1880 (trans. 1990), Alfred A. Knopf, 976 pages
Dostoevsky’s towering reputation as one of the handful of thinkers who forged the modern sensibility has sometimes obscured the purely novelistic virtues–brilliant characterizations, flair for suspense and melodrama, instinctive theatricality–that made his work so immensely popular in nineteenth-century Russia. The Brothers Karamazov, his last and greatest novel, published just before his death in 1881, chronicles the bitter love-hate struggle between the outsized Fyodor Karamazov and his three very different sons. It is above all the story of a murder, told with hair-raising intellectual clarity and a feeling for the human condition unsurpassed in world literature.
This award-winning translation by Richard Pevear and Larissa Volokhonsky–the definitive version in English–magnificently captures the rich and subtle energies of Dostoyevsky’s masterpiece.
The Brothers Karamazov
High school friend HT invited me to join her book club five months ago and Dostoyevsky’s masterpiece came up for discussion at our session last Sunday. I’ve read this book years ago and was happy to revisit it. Dostoyevsky, because of his pioneering work drawing attention to our subconscious motivations, is one of my favourite authors. Nietzsche was also a Dostoyevsky fan. You could draw a line tracing Dostoyevsky to Nietzsche and from Nietzsche to Freud. In other words, no Nietzsche and Freud without Dostoyevsky.
This is a big book. Instead of our usual month-and-a-half between book clubs, we allotted two months for The Brothers Karamazov, or ‘BK’ as fans call it. And then it got extended another week, since I was in Denver to collect a book award for my recently published book: The Risk Theatre Model of Tragedy. But even this extra week wasn’t enough. Over half our book club didn’t make it through. Despite everyone’s valiant efforts, the states of completion ranged from halfway to the tens of pages from the ending. That’s telling of how tastes change.
Here’s a little bit about our book club. More women then men. Career wise we are all successful, having reached probably the top decile of our respective professions which are: interior designer, RMT, engineer, psychiatrist, and project manager. I’m not sure what one fellow does, but he recently did the Camino in Spain, and he was able to follow work with a laptop and an internet connection, so perhaps he’s a consultant of sorts?
The general complaint was that the book starts off slowly. I could see that. The religious issues that dominate the first half–the erosion of religion, the rise of free-thinking principles, the role of ‘elders’ in the church, the role of monasteries in society–have passed us by. They are no longer the burning issues they were in the mid-nineteenth century. Ivan’s tale of ‘the Grand Inquisitor’ caught people’s attention, but the problem was you had to read through so much to get to it. BK is not unlike a Wagner opera: you get ‘The Ride of the Valkyries’ once in awhile, but you have to listen to a lot of other things in between. The mid- to late nineteenth century, in music and literature, was a time of epic constructions. Today we are more into Twitter, 140 characters or less, please.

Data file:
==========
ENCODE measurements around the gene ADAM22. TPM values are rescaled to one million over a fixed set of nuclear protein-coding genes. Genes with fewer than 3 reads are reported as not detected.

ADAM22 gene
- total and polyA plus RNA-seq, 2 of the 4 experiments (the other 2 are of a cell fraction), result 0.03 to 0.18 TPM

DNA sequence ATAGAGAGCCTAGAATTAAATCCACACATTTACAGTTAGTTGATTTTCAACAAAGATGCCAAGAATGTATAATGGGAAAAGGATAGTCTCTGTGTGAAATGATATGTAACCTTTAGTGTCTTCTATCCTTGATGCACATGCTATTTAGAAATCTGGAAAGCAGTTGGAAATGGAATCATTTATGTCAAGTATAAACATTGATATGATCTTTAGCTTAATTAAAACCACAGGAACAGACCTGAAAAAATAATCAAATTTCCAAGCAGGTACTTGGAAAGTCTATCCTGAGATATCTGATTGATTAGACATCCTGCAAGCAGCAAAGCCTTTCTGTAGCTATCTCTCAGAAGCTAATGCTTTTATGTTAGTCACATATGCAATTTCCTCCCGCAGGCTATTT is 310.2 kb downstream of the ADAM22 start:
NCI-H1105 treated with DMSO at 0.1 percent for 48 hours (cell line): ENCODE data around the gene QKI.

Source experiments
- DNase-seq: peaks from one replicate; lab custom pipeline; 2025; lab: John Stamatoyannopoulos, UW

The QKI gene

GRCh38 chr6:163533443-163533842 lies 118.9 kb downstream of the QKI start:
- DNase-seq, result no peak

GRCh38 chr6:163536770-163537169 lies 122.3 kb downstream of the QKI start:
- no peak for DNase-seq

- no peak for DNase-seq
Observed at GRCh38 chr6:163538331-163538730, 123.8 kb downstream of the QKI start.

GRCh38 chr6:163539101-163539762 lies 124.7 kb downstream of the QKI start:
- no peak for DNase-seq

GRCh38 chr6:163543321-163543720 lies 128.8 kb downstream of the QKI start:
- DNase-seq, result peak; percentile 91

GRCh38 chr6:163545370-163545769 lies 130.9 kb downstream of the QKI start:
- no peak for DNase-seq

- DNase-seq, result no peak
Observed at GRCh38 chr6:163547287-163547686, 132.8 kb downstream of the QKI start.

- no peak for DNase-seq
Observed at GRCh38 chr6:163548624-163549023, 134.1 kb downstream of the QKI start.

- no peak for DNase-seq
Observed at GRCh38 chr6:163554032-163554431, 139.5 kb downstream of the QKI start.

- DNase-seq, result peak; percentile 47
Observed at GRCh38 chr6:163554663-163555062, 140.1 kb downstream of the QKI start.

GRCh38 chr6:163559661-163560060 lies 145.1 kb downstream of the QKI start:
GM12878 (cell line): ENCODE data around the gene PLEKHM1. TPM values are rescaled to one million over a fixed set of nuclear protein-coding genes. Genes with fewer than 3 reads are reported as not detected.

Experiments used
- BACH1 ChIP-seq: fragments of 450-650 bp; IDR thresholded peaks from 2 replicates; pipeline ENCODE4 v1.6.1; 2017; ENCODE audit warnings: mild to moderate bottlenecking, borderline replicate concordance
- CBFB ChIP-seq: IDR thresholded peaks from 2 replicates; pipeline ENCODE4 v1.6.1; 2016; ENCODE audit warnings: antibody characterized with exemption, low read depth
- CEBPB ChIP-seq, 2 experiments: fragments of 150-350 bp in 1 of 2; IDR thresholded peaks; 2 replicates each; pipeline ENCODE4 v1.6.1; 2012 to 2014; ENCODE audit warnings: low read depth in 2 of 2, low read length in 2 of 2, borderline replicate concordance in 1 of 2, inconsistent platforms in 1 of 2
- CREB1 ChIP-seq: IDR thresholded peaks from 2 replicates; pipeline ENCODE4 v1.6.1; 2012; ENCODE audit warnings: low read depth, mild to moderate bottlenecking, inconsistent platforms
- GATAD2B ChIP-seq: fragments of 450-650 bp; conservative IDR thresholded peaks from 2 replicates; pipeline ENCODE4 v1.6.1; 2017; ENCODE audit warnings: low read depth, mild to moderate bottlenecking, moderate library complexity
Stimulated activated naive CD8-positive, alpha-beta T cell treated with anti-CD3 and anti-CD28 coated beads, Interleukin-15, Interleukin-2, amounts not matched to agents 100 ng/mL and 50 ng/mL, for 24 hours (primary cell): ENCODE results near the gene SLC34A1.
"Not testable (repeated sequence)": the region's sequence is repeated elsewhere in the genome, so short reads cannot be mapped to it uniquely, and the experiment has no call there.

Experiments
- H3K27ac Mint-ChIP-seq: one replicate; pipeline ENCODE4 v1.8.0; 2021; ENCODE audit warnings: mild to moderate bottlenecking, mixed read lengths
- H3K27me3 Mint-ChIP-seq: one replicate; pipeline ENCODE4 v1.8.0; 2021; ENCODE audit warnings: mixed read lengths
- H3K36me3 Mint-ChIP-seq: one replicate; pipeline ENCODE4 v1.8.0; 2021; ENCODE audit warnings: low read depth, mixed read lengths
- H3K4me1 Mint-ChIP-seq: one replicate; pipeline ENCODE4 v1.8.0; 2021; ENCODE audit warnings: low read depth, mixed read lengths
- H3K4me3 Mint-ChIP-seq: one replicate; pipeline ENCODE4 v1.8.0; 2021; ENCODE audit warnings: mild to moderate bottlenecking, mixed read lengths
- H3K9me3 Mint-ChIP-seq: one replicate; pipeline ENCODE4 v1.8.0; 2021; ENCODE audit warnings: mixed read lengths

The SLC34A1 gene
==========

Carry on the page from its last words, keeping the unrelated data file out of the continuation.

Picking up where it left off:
While dramatic tension was slow in the building, the general consensus was the trial scene in the last third of the book is riveting. If only there were not the first two-thirds of the book to get in the way! The other observation echoed by book clubbers was that the female characters, notably Katerina and Grushenka, were cardboard cutouts more closely resembling drama queens than real individuals. I would have to agree, but I would add that everyone in the novel is a drama queen and that they are all drama queens (e.g. every conversation is “Please forgive me,” or “You’ve insulted my dignity,” or “My pride is wounded,” or “I’m all out of cash”) because no one has a job. If only Dmitri had to work our 40 hour week he would have less time to spend cavorting around with gypsies!
My burning question that I wanted to ask the book club was whether Ivan’s conjecture that “everything will be permitted” once Christianity gives way to free-thinking has come to pass. It seems in the century-and-a-half since BK came out freethinking has had a coming of age, especially out here on the westcoast, where the masses have raged into atheism. The book club consensus was that, today, in Russia, yes, Dostoyevsky was prescient. The anarchy and crime prevalent on the streets of Russia is a sign that “everything is permitted.”
I’m not so sure though. It seems to me that while Orthodoxism and religion were strong in Russia, lawlessness could also prevail. Look at how Dmitri drags around the retired captain Snegiryov by the beard. Or how Smerdyakov murders his father. I think human nature is the constant. We project human nature onto culture and society. To me, culture and society can change, but only so much as the elasticity of human nature allows. There is a bit of a moral decay theme in BK that change is always going for the worse (e.g. “Oh, if we were just in the good old days things would be better.”) I don’t find that necessarily true. From a technological point, things seem to be getting better (e.g. antibiotics, vaccinations, indoor heating, fridge, stove, and other appliances, cars, planes, etc.,). But from a moral perspective I can’t see how things can be that much different. Others will disagree. Vehemently.
The next book club read happens to be Sam Harris’ The Moral Landscape: How Science Can Determine Human Values. It will be most interesting to see if science can encroach on morality and ethics, religion’s final strongholds. Maybe science will have the final word against Ivan’s prediction that, when religion falls, “everything is permitted.” Maybe Science will be our new god?
Until next time, I’m Edwin Wong, and I’m doing Melpomene’s work.